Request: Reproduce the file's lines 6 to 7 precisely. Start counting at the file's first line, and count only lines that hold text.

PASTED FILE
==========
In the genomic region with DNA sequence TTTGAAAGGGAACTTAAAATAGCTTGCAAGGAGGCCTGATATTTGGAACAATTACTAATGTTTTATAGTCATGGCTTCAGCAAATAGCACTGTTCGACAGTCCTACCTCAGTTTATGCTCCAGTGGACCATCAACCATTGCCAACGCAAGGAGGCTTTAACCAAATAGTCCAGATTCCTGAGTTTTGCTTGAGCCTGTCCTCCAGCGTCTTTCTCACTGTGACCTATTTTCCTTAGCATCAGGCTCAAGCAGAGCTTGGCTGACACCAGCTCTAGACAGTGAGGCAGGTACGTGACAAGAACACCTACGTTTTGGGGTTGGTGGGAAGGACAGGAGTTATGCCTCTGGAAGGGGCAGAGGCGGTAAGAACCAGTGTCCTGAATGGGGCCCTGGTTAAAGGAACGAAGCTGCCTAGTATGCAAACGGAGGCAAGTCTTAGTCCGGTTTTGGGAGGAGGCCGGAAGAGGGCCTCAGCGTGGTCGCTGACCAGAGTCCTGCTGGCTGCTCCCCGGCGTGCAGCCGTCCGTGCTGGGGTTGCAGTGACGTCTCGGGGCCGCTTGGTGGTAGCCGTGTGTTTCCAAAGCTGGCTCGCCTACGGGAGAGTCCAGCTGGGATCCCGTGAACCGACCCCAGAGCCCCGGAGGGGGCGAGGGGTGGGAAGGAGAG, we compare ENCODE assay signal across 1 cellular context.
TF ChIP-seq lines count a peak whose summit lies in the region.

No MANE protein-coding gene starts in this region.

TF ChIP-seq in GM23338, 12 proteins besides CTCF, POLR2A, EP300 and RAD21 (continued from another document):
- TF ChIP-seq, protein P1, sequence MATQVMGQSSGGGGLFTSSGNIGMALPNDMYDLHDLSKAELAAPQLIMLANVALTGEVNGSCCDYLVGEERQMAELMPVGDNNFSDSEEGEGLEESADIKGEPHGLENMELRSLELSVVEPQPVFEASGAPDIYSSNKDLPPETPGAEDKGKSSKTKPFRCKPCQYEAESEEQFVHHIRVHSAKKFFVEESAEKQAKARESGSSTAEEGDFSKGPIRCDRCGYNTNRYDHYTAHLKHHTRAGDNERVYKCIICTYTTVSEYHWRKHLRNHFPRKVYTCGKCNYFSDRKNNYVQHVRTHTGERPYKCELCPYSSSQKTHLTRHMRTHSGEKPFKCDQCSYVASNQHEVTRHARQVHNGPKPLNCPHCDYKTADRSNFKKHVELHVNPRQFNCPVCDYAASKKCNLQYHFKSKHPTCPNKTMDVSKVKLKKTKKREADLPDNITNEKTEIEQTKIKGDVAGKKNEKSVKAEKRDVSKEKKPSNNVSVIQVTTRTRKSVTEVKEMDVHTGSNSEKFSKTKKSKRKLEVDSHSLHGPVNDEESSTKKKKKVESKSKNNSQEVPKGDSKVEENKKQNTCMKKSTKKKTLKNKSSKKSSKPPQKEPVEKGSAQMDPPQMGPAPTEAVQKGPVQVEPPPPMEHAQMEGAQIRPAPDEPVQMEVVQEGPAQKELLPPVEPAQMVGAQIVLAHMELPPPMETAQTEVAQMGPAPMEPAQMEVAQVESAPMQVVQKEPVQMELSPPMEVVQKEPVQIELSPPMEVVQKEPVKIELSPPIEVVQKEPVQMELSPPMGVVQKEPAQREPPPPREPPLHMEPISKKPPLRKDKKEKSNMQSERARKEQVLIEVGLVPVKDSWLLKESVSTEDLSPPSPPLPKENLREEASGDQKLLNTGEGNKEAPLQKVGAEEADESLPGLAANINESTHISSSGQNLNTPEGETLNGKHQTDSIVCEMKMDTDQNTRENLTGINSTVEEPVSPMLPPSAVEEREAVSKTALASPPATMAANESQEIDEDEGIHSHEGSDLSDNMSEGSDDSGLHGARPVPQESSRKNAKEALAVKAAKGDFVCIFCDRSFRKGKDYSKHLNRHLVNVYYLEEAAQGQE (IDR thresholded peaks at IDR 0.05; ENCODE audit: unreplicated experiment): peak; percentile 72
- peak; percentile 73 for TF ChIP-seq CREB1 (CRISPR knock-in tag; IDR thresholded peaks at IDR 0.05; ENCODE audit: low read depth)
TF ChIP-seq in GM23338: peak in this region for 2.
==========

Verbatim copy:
- peak; percentile 73 for TF ChIP-seq CREB1 (CRISPR knock-in tag; IDR thresholded peaks at IDR 0.05; ENCODE audit: low read depth)
TF ChIP-seq in GM23338: peak in this region for 2.